In the town of Greve, this method has already been used, even though it remains illegal. Former mayor Rene Milo revealed the real intention behind the law, namely to keep all newly built housing for more well-off sections of society. “The approach may have been against the law, but it worked. The development is socially more robust today, the residents generally have a higher level of income and the apartments are all occupied,” he said.
While unemployment in Denmark remains comparatively low, there are indications that rates could rise significantly. In the wake of figures being released that showed Denmark had gone into recession, a number of companies revealed their intention to cut some of their operations in Denmark. Added to this, some within the ruling establishment, including the head of the central bank, Niels Bernstein, have freely expressed their desire for unemployment to increase, in order to make the labour market more “competitive.”
Jens Lundsgaard, who heads the OECD’s office for Denmark and Sweden, called for further measures to expand the labour pool by pressuring the sick back into employment and increasing the retirement age. “There is a very large group who could be active in the labour market, but who receive transfer incomes because they are ill or on early retirement, or who receive other welfare benefits,” he said.
This will no doubt give encouragement to the government to press ahead with its welfare “reforms,” which were one of the main issues in last November’s election campaign. Following his re-election as prime minister, Anders Fogh Rasmussen created the welfare ministry and appointed Jespersen as the first welfare minister to spearhead the assault on the Danish welfare state.
A recent report revealed that working people have already felt the impact of cutbacks to social security benefits, which came into force in April 2007. The new rules demanded that where couples both receive social security benefits they would have to achieve a total of 300 hours employment in two years, or lose one of their payments.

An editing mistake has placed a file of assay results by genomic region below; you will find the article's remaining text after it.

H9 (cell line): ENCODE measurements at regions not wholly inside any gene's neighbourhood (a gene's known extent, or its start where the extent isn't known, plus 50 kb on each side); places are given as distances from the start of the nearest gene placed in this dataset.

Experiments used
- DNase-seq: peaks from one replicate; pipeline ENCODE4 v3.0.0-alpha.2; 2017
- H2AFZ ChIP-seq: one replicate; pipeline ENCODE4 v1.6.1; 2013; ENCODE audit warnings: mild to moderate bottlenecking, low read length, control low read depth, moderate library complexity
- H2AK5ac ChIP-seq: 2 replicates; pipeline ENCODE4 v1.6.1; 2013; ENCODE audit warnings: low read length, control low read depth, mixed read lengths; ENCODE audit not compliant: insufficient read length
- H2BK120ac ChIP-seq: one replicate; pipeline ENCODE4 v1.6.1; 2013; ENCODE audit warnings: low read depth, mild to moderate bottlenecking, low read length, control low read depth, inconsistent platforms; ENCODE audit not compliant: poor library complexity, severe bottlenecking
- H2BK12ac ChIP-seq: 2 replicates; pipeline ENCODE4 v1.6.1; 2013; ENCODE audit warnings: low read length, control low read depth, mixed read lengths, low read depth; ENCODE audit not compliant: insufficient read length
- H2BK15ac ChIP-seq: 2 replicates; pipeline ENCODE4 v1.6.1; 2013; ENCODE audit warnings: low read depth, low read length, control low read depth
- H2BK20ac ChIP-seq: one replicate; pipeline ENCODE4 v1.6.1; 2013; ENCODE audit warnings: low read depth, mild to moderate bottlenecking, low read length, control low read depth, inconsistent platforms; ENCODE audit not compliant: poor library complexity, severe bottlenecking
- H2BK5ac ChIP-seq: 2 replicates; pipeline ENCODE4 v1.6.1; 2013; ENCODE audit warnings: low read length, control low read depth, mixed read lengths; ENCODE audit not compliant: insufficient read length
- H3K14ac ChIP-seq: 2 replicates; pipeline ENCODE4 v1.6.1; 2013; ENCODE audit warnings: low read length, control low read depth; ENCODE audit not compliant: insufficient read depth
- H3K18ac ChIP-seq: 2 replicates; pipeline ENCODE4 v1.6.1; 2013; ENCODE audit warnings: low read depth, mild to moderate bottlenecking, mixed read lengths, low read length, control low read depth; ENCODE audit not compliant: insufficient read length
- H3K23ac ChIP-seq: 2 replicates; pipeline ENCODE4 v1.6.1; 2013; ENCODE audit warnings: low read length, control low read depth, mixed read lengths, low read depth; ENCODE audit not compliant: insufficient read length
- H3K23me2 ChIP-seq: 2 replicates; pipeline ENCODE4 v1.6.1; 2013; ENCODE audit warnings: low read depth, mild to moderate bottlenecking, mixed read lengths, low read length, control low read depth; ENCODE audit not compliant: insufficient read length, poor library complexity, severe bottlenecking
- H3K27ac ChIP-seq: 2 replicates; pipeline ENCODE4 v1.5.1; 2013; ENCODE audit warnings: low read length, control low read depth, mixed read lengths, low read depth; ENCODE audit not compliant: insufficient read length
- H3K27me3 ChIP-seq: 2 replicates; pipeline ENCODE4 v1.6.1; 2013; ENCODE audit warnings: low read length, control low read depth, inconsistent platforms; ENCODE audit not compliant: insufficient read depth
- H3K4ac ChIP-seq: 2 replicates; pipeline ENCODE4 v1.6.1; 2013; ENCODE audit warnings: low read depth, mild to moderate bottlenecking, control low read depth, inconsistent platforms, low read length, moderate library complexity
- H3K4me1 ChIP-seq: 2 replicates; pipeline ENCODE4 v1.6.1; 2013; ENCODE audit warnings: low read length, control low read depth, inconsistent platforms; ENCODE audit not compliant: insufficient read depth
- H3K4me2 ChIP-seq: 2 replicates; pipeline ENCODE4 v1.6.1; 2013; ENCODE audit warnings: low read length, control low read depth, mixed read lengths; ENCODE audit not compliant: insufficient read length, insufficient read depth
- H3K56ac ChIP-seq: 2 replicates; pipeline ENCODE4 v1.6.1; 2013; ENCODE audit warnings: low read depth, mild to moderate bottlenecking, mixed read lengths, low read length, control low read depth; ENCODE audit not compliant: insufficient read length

Particularly hard hit by the new move were immigrant families, who made up 95 percent of those losing their payments. More than half of those who have lost one social security payment have been forced to borrow money to cover costs. Bettina Post from the Association of Social Workers commented, “Social politics in Denmark has always helped those who have been sick and unable to work. With the 300-hours rule, we are doing the opposite and pulling the economic security net from beneath them.”
With ever increasing economic pressures, the traditional concessions offered up by the ruling elite in Denmark and across Scandinavia as a whole are no longer sustainable. On the contrary, ruling circles are determined to place the full burden of the economic crisis onto the working class in a desperate effort to preserve their economic power.
The bail-out of Roskilde bank is a confirmation of this. While telling ordinary working people to accept vast cuts in social spending and support, the Danish central bank is quite prepared to make available hundreds of millions of kronor to institutions where individuals have made vast sums of wealth through rampant and unchecked speculation.